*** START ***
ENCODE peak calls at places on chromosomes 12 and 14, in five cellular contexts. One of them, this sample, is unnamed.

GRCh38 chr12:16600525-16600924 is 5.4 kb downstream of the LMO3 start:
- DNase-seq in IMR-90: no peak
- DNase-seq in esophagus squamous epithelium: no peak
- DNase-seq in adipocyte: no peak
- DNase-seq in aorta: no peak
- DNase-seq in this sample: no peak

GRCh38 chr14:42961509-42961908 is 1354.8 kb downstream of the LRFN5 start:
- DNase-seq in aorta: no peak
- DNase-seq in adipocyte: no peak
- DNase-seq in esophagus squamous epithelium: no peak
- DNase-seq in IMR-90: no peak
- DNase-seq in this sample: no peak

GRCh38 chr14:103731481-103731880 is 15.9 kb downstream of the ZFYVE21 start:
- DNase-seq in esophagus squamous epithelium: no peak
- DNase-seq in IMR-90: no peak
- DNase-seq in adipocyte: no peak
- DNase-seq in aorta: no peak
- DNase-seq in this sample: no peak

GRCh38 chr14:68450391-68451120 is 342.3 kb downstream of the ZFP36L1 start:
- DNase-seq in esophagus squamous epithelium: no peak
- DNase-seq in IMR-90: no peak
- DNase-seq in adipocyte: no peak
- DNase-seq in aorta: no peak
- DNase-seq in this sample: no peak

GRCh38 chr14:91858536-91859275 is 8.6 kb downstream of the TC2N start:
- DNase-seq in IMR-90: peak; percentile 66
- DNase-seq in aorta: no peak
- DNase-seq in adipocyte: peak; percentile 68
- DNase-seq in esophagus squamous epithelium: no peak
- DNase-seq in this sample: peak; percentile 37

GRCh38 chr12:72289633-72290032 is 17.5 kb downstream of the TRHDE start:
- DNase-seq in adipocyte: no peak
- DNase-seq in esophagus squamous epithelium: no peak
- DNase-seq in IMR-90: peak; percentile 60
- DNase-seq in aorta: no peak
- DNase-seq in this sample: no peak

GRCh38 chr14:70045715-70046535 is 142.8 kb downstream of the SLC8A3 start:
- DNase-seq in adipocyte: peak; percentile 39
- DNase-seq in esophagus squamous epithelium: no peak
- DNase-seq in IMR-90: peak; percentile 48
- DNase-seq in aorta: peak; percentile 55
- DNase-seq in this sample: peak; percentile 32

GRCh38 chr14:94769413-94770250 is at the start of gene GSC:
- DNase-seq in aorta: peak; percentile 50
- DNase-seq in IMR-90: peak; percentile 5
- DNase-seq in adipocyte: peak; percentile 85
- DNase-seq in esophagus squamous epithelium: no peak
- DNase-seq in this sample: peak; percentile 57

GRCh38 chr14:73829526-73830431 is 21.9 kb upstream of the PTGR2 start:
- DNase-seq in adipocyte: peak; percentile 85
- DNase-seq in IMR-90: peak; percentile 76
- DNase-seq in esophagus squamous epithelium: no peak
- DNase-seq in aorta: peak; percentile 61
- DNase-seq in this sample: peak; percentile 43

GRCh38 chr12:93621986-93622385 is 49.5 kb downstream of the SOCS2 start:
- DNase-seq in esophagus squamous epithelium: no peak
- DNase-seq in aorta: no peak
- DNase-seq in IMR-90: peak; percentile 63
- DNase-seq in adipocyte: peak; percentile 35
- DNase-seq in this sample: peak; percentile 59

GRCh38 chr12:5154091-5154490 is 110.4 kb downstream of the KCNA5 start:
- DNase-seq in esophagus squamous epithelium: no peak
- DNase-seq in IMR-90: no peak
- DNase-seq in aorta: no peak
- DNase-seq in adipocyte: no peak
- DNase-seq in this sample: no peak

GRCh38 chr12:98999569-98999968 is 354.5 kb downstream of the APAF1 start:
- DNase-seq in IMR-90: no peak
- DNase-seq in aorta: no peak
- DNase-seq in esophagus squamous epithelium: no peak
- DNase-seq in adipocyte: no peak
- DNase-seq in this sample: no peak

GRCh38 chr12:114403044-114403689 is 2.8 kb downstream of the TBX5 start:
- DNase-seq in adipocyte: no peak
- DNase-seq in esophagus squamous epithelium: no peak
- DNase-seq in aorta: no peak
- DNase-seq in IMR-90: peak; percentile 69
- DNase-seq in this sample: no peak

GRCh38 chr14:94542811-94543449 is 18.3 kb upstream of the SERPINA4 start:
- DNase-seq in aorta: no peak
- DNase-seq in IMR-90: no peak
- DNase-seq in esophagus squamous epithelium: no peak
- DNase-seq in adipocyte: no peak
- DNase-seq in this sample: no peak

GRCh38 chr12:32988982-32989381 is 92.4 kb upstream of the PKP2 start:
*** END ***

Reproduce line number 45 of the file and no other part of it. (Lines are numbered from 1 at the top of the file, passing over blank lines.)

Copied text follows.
- DNase-seq in aorta: peak; percentile 50